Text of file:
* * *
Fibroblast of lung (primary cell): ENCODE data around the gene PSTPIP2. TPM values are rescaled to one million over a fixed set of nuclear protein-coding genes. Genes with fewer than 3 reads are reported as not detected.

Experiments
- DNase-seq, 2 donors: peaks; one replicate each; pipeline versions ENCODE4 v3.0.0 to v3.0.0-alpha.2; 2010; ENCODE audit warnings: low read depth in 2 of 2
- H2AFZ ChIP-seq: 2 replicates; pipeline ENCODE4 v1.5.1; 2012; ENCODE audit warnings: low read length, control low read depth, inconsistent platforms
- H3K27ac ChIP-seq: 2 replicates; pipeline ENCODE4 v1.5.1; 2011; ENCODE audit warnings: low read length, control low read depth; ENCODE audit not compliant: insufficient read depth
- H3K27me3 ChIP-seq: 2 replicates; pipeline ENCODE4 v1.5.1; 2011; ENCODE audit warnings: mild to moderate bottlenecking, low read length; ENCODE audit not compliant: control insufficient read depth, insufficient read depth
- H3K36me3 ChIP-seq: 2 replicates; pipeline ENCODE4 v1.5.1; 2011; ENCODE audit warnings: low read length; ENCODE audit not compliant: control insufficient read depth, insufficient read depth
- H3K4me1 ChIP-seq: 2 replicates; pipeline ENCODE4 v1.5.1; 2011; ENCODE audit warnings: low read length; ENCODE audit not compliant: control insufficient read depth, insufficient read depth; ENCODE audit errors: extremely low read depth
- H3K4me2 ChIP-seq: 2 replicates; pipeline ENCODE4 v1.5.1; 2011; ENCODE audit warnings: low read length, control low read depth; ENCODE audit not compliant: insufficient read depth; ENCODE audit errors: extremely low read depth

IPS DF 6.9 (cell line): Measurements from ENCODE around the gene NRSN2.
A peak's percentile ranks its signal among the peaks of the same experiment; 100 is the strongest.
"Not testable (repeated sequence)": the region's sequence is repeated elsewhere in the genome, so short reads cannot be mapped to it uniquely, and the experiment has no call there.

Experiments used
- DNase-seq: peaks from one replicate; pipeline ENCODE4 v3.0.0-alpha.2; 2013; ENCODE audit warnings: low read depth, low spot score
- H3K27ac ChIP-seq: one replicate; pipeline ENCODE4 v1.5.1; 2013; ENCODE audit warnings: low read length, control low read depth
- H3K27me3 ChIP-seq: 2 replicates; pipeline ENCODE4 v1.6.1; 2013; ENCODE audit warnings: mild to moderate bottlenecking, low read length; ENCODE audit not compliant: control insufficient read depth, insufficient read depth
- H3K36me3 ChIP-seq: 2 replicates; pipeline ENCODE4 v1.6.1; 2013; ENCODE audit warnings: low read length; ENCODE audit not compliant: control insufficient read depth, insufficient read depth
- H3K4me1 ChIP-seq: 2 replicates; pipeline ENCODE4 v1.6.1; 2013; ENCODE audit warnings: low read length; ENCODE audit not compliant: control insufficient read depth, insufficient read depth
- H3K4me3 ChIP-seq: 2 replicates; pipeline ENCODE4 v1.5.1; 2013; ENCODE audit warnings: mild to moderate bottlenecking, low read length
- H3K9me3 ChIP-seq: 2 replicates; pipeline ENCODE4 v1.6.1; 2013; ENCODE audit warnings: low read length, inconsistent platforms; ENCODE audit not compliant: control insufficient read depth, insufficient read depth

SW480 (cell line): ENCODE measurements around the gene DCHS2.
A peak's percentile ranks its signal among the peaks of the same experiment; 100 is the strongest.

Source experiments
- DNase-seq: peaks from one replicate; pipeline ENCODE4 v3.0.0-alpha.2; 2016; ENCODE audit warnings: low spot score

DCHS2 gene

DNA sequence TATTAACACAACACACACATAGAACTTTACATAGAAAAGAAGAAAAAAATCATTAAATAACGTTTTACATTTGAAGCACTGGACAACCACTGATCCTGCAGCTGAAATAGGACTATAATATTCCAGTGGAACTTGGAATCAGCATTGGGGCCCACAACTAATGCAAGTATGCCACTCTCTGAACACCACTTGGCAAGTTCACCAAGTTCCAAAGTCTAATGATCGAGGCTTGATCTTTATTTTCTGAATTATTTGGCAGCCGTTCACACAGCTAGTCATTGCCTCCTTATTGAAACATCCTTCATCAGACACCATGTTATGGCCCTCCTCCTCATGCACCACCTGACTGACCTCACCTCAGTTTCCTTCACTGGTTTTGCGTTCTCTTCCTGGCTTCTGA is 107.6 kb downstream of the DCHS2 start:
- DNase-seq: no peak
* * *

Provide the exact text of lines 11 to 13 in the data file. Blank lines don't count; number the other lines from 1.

A peak's percentile ranks its signal among the peaks of the same experiment; 100 is the strongest.
"Not testable (repeated sequence)": the region's sequence is repeated elsewhere in the genome, so short reads cannot be mapped to it uniquely, and the experiment has no call there.

Experiments used